Soil and Water Conservation
The Norwich Township Road Department partners with other townships and the Franklin Soil and Water Conservation District to meet the requirements of the National Pollutant Discharge Elimination System Phase II Storm Water Program.
what affects water quality?
We sometimes take water for granted, but this precious resource may become increasingly scarce as we place more demands on freshwater supplies. An abundant and constant supply of high-quality water is necessary for maintaining high levels of living standards.
Our future is based on our ability to maintain and improve the quality of the water that we use. To ensure future water supplies, we need to learn about water resources, and plan to use them carefully.
Pollution comes from a variety of point and non-point sources. Point source pollution comes from industrial plants, municipal treatment plants, and other sources that dump water into a stream from a confined pipe. Water released from these sources must meet US EPA requirements. Over the years the quality of point source release has greatly improved. However, non-point source pollution is just beginning to be addressed.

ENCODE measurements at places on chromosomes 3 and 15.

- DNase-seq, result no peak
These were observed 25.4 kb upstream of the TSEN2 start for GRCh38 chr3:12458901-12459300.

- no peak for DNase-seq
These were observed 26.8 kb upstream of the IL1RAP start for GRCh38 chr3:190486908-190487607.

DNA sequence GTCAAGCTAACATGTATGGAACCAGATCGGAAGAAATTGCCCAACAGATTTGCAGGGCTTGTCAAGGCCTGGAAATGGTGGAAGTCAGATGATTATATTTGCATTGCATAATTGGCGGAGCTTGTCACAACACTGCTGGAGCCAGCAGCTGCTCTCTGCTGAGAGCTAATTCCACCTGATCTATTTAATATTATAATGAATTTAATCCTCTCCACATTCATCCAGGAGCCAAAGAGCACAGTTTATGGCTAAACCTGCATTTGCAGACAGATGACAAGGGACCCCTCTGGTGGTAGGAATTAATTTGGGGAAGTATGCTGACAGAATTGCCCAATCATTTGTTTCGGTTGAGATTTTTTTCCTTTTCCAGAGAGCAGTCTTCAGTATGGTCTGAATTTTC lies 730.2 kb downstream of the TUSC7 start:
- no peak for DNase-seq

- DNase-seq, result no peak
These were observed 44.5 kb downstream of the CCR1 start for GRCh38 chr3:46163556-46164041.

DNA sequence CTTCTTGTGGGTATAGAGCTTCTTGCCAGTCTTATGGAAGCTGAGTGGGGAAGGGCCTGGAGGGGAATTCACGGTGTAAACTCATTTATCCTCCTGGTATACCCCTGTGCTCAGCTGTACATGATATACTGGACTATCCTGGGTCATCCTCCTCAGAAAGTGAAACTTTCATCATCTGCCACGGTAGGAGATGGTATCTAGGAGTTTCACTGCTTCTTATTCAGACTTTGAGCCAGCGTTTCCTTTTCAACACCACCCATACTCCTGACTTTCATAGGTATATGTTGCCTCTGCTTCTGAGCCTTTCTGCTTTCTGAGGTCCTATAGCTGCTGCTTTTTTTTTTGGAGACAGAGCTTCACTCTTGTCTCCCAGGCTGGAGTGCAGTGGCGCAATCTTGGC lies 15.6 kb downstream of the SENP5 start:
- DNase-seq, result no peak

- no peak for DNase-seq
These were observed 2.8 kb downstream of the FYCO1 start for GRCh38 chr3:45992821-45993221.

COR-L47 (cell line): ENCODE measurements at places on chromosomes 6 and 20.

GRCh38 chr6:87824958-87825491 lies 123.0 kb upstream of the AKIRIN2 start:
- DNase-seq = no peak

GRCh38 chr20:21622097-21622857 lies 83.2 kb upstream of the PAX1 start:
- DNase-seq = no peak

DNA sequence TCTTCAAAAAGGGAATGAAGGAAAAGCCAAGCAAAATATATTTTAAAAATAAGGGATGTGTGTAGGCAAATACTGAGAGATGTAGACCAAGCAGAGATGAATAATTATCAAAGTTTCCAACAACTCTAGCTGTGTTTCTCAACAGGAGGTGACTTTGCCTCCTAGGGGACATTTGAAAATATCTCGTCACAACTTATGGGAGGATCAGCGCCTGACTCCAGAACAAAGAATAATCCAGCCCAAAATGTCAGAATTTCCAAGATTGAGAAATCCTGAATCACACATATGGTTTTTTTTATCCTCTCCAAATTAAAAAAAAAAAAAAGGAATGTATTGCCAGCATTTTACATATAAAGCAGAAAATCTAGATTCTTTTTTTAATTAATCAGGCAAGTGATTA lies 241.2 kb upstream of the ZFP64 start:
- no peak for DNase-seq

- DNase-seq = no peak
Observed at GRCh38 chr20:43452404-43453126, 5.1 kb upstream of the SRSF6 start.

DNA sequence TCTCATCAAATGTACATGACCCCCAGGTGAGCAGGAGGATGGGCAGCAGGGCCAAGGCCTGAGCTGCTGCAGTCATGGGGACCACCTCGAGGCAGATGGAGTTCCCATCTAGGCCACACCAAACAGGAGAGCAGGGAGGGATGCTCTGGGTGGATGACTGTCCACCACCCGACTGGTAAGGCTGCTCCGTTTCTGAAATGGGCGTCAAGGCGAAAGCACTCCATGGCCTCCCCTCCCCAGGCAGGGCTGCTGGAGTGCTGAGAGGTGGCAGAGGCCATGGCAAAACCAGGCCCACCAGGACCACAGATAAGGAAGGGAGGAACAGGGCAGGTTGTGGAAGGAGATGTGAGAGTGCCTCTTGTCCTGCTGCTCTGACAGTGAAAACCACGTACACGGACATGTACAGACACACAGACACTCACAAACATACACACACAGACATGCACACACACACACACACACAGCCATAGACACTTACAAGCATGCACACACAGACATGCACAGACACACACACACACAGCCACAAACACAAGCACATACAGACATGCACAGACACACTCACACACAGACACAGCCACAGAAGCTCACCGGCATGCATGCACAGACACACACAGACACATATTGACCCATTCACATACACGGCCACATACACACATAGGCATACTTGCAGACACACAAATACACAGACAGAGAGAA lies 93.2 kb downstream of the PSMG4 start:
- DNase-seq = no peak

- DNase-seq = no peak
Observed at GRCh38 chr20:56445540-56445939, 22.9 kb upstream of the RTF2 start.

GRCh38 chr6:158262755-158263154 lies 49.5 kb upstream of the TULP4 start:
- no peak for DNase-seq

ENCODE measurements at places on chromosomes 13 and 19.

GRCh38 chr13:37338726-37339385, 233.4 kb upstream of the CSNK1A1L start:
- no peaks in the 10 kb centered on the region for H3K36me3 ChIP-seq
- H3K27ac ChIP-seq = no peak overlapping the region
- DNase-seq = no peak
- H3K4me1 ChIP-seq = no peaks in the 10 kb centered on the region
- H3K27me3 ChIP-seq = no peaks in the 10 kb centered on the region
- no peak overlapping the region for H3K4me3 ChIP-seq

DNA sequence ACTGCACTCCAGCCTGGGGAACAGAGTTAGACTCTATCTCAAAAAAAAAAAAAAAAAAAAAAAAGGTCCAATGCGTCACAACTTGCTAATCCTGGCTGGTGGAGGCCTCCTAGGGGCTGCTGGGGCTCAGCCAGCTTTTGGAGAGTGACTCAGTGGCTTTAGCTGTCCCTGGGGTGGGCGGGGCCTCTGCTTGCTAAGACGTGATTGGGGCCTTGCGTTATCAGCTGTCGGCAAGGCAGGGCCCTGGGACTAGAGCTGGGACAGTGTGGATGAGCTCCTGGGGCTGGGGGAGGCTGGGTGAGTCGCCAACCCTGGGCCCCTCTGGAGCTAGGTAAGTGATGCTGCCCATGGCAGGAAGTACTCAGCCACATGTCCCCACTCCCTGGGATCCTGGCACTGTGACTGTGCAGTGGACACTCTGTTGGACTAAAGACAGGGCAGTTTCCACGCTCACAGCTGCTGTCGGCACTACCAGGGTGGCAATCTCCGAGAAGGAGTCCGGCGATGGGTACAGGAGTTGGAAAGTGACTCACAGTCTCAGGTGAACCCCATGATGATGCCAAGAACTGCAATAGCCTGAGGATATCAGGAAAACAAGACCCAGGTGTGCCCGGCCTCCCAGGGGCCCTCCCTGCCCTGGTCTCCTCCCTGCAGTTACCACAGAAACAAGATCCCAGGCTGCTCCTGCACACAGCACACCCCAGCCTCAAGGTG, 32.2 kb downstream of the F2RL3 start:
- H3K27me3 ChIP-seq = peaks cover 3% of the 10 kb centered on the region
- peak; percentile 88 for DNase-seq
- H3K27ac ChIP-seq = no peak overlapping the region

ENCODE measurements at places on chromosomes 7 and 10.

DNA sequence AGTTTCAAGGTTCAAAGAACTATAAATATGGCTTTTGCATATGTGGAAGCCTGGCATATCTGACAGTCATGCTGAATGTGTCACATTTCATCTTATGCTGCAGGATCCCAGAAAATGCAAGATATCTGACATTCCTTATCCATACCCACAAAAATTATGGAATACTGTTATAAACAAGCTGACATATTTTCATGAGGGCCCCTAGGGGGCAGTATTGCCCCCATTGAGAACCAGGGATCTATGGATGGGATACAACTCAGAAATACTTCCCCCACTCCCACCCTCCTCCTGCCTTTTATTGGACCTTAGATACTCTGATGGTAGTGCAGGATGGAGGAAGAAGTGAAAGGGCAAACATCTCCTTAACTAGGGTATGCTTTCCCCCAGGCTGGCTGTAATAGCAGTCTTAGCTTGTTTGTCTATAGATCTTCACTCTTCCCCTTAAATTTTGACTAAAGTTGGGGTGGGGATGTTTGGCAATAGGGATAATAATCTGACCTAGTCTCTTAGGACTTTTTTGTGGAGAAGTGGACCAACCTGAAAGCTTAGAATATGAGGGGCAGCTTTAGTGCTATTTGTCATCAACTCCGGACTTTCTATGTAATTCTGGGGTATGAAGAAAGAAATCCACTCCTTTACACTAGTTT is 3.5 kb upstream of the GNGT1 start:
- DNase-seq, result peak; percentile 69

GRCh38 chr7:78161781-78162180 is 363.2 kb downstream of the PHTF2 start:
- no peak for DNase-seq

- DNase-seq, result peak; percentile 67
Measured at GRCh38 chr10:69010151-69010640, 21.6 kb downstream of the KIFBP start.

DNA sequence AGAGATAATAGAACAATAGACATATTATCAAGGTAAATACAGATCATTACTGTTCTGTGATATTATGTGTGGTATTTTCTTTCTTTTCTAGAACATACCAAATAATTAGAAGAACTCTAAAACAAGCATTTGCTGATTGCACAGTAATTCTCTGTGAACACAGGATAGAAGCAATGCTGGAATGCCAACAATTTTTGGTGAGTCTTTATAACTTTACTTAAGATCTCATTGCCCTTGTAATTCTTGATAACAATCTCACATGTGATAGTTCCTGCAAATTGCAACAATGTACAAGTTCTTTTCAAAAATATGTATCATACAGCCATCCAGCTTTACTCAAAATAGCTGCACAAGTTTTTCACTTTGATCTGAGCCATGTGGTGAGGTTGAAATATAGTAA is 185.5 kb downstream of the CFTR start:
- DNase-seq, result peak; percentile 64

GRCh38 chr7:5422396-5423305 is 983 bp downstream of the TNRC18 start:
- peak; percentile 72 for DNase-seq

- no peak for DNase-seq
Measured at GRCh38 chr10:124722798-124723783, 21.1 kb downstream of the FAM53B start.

Non-point source pollution includes urban stormwater run-off, run-off from fields and forests, illegal dumping, and improperly disposing of household and yard wastes. Storm drains, commonly called storm sewers, line our streets in urban settings. Their purpose is to take the water off the roads during a heavy storm and keep the roads safe for travel by preventing flooded streets. These storm drains are piped to our closest creeks and rivers. As a result, anything in the road, sidewalk, or driveway that is swept into the storm drain is carried directly to our waterways. This generally includes oil from cars and trucks, salt from treating the roads in the winter, soap from washing our cars, fertilizers, and pesticides from our lawns, pet waste, and litter.
Expanding suburban housing adds to the number of hazardous substances entering the waterways. Most hazardous wastes do not bio-degrade. They accumulate as they wash off the land surface or enter the storm drains in the neighborhoods.
Each of us should take a moment to think of how our outdoor activities affect our streams. If you change just one thing for the betterment of the streams and all your neighbors do the same, just think of what we can accomplish.
For more information, please visit https://www.franklinswcd.org/default.aspx.